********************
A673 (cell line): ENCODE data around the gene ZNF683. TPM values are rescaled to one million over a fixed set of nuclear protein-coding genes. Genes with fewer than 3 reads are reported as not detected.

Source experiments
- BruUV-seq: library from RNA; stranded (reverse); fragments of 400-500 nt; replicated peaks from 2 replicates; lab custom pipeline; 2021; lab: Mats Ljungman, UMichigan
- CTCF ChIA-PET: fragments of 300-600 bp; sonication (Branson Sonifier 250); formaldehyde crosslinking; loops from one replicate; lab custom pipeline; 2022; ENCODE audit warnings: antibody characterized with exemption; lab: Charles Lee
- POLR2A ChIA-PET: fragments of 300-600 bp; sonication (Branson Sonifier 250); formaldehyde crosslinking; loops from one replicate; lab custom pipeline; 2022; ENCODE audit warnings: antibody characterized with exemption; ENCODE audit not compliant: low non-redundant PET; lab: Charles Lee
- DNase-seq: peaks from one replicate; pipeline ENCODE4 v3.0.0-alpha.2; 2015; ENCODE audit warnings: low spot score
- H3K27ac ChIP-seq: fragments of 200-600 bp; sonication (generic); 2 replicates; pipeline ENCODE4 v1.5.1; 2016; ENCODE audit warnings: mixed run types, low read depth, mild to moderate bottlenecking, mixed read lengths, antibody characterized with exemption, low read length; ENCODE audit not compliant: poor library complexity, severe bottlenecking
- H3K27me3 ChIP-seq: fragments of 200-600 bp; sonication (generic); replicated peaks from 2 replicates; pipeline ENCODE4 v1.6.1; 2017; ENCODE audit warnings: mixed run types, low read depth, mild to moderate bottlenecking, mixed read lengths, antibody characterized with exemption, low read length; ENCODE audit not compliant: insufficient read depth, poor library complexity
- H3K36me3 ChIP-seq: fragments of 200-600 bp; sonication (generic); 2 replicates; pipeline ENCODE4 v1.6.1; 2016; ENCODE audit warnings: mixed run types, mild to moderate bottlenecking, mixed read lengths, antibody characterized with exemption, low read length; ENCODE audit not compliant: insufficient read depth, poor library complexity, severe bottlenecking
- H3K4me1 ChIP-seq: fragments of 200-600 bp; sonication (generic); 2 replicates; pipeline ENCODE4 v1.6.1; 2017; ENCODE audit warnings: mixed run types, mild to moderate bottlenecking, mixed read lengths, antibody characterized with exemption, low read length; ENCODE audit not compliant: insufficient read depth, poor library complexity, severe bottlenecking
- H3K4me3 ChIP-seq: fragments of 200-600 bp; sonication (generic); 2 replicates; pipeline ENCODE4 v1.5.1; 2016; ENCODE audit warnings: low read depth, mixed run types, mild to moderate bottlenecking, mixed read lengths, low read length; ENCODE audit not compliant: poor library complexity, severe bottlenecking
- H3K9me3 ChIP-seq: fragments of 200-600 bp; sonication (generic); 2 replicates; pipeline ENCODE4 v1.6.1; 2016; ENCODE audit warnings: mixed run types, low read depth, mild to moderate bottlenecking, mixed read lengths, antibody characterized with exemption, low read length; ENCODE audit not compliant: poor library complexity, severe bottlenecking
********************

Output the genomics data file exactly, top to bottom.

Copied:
A673 (cell line): ENCODE data around the gene ZNF683. TPM values are rescaled to one million over a fixed set of nuclear protein-coding genes. Genes with fewer than 3 reads are reported as not detected.

Source experiments
- BruUV-seq: library from RNA; stranded (reverse); fragments of 400-500 nt; replicated peaks from 2 replicates; lab custom pipeline; 2021; lab: Mats Ljungman, UMichigan
- CTCF ChIA-PET: fragments of 300-600 bp; sonication (Branson Sonifier 250); formaldehyde crosslinking; loops from one replicate; lab custom pipeline; 2022; ENCODE audit warnings: antibody characterized with exemption; lab: Charles Lee
- POLR2A ChIA-PET: fragments of 300-600 bp; sonication (Branson Sonifier 250); formaldehyde crosslinking; loops from one replicate; lab custom pipeline; 2022; ENCODE audit warnings: antibody characterized with exemption; ENCODE audit not compliant: low non-redundant PET; lab: Charles Lee
- DNase-seq: peaks from one replicate; pipeline ENCODE4 v3.0.0-alpha.2; 2015; ENCODE audit warnings: low spot score
- H3K27ac ChIP-seq: fragments of 200-600 bp; sonication (generic); 2 replicates; pipeline ENCODE4 v1.5.1; 2016; ENCODE audit warnings: mixed run types, low read depth, mild to moderate bottlenecking, mixed read lengths, antibody characterized with exemption, low read length; ENCODE audit not compliant: poor library complexity, severe bottlenecking
- H3K27me3 ChIP-seq: fragments of 200-600 bp; sonication (generic); replicated peaks from 2 replicates; pipeline ENCODE4 v1.6.1; 2017; ENCODE audit warnings: mixed run types, low read depth, mild to moderate bottlenecking, mixed read lengths, antibody characterized with exemption, low read length; ENCODE audit not compliant: insufficient read depth, poor library complexity
- H3K36me3 ChIP-seq: fragments of 200-600 bp; sonication (generic); 2 replicates; pipeline ENCODE4 v1.6.1; 2016; ENCODE audit warnings: mixed run types, mild to moderate bottlenecking, mixed read lengths, antibody characterized with exemption, low read length; ENCODE audit not compliant: insufficient read depth, poor library complexity, severe bottlenecking
- H3K4me1 ChIP-seq: fragments of 200-600 bp; sonication (generic); 2 replicates; pipeline ENCODE4 v1.6.1; 2017; ENCODE audit warnings: mixed run types, mild to moderate bottlenecking, mixed read lengths, antibody characterized with exemption, low read length; ENCODE audit not compliant: insufficient read depth, poor library complexity, severe bottlenecking
- H3K4me3 ChIP-seq: fragments of 200-600 bp; sonication (generic); 2 replicates; pipeline ENCODE4 v1.5.1; 2016; ENCODE audit warnings: low read depth, mixed run types, mild to moderate bottlenecking, mixed read lengths, low read length; ENCODE audit not compliant: poor library complexity, severe bottlenecking
- H3K9me3 ChIP-seq: fragments of 200-600 bp; sonication (generic); 2 replicates; pipeline ENCODE4 v1.6.1; 2016; ENCODE audit warnings: mixed run types, low read depth, mild to moderate bottlenecking, mixed read lengths, antibody characterized with exemption, low read length; ENCODE audit not compliant: poor library complexity, severe bottlenecking